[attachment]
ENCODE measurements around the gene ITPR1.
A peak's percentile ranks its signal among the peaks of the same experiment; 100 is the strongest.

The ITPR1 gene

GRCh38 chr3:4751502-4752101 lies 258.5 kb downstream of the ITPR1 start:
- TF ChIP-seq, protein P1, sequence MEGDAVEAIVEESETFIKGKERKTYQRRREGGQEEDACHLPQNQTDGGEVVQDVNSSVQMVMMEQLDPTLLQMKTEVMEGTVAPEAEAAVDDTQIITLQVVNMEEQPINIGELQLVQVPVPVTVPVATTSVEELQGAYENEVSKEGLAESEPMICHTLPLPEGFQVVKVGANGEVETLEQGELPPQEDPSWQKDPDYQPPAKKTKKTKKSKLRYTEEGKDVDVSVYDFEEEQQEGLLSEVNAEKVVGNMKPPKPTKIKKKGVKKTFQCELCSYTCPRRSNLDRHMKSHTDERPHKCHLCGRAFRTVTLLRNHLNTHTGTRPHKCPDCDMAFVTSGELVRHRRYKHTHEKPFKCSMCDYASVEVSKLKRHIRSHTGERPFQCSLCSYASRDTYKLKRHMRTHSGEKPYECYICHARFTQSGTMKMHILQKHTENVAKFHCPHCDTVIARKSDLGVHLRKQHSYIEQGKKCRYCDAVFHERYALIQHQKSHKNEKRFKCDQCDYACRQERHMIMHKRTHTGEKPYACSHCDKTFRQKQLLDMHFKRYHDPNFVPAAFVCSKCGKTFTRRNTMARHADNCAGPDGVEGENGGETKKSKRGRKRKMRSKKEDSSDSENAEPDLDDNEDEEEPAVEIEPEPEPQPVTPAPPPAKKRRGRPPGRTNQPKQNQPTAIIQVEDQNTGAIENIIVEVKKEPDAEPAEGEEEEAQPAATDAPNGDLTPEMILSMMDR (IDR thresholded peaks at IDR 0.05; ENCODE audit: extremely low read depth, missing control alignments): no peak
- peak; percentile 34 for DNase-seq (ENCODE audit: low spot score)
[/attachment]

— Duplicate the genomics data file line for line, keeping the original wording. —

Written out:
ENCODE measurements around the gene ITPR1.
A peak's percentile ranks its signal among the peaks of the same experiment; 100 is the strongest.

The ITPR1 gene

GRCh38 chr3:4751502-4752101 lies 258.5 kb downstream of the ITPR1 start:
- TF ChIP-seq, protein P1, sequence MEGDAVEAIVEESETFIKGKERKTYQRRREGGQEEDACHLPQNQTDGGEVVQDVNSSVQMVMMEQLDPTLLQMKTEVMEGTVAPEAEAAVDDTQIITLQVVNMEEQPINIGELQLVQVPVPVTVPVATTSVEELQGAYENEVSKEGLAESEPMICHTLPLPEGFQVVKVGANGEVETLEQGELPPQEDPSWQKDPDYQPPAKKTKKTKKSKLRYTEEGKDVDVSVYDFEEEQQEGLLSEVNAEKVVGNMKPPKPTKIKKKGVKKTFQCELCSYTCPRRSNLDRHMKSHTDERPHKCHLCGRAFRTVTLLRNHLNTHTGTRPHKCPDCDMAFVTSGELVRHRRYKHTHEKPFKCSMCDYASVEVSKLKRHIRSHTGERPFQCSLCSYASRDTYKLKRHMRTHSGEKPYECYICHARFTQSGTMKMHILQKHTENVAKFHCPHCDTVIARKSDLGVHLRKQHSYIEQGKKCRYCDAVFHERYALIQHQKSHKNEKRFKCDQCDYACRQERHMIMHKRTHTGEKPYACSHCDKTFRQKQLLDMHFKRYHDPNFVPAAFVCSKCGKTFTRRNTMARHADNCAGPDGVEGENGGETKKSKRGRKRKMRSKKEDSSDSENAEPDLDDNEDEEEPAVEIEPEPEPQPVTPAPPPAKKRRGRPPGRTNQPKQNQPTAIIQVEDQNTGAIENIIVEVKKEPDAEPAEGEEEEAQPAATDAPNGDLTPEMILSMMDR (IDR thresholded peaks at IDR 0.05; ENCODE audit: extremely low read depth, missing control alignments): no peak
- peak; percentile 34 for DNase-seq (ENCODE audit: low spot score)